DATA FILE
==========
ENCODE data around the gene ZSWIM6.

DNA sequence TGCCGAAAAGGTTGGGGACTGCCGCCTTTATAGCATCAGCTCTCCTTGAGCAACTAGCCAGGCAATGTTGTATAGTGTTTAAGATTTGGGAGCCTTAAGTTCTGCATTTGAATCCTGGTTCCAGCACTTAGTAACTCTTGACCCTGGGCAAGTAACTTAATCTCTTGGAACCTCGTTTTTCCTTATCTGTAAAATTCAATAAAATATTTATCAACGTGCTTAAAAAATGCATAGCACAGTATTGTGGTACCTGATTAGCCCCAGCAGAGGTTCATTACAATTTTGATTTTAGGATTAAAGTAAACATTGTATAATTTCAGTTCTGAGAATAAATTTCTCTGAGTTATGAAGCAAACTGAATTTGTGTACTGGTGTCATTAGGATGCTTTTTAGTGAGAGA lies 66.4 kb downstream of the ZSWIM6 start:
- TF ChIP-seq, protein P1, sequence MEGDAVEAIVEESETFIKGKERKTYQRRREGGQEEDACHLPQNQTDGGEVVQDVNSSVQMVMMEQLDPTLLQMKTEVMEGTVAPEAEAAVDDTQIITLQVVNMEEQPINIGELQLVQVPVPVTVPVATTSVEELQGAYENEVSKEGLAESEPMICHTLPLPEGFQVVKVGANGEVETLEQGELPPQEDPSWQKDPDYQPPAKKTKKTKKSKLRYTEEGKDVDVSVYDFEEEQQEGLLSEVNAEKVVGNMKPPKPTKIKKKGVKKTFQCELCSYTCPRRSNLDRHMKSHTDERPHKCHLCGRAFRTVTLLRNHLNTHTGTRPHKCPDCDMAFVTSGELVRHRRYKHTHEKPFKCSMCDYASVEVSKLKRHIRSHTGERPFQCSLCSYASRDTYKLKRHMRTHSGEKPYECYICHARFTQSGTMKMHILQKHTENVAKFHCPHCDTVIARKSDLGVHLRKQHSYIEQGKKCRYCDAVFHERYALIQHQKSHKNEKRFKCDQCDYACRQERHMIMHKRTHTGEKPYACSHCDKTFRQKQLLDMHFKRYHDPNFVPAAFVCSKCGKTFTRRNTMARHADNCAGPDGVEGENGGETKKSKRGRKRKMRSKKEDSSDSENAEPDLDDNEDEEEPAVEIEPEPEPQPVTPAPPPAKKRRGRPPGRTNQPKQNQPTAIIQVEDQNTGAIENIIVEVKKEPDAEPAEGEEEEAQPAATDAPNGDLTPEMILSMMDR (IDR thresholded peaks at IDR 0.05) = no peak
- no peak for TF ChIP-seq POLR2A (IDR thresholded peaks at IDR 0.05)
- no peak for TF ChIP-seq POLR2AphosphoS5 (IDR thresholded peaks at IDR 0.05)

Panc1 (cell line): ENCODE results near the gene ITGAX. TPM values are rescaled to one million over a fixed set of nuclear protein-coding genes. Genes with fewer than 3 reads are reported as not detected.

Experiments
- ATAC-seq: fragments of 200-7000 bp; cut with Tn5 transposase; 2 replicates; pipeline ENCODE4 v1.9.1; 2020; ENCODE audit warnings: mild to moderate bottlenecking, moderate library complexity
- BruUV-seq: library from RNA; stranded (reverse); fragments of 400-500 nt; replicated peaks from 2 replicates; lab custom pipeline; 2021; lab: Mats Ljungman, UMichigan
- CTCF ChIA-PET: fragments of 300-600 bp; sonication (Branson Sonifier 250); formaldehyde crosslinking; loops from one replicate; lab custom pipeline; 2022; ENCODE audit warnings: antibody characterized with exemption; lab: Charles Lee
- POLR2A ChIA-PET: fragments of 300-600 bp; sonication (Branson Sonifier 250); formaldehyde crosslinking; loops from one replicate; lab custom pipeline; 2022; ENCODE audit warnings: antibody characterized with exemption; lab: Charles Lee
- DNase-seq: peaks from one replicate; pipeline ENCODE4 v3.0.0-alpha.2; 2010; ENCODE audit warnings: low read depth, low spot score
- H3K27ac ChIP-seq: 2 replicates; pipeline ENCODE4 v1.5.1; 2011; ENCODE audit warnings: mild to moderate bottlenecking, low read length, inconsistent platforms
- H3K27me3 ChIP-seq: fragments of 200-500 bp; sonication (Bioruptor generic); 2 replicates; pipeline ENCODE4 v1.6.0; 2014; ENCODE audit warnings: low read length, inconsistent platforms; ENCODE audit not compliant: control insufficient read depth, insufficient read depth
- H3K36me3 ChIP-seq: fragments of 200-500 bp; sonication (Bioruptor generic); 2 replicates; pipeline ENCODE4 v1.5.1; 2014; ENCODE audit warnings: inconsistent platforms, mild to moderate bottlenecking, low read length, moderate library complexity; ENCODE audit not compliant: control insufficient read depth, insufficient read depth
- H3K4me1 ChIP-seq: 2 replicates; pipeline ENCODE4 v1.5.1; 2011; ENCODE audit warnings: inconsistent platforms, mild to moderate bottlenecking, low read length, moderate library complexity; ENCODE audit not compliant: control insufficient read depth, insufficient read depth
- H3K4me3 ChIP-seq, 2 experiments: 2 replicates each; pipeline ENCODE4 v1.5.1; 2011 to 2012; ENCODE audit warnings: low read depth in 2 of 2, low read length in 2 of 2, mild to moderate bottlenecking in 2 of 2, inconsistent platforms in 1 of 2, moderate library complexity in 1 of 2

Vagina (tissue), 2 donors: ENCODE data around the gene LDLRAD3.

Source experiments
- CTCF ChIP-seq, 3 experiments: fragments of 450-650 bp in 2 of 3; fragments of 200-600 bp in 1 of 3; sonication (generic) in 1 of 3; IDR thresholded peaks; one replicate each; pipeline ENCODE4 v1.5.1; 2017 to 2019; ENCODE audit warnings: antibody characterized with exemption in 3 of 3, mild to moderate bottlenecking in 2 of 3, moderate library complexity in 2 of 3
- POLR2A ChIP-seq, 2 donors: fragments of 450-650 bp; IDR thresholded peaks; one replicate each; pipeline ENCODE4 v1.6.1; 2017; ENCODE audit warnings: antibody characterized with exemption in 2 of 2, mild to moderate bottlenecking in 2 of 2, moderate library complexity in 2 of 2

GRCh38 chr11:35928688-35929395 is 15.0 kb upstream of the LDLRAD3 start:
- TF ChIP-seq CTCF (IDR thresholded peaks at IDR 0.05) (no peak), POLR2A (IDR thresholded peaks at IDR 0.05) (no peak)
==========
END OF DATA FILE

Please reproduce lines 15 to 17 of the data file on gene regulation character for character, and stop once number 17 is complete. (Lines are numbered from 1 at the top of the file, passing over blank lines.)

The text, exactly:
- H3K36me3 ChIP-seq: fragments of 200-500 bp; sonication (Bioruptor generic); 2 replicates; pipeline ENCODE4 v1.5.1; 2014; ENCODE audit warnings: inconsistent platforms, mild to moderate bottlenecking, low read length, moderate library complexity; ENCODE audit not compliant: control insufficient read depth, insufficient read depth
- H3K4me1 ChIP-seq: 2 replicates; pipeline ENCODE4 v1.5.1; 2011; ENCODE audit warnings: inconsistent platforms, mild to moderate bottlenecking, low read length, moderate library complexity; ENCODE audit not compliant: control insufficient read depth, insufficient read depth
- H3K4me3 ChIP-seq, 2 experiments: 2 replicates each; pipeline ENCODE4 v1.5.1; 2011 to 2012; ENCODE audit warnings: low read depth in 2 of 2, low read length in 2 of 2, mild to moderate bottlenecking in 2 of 2, inconsistent platforms in 1 of 2, moderate library complexity in 1 of 2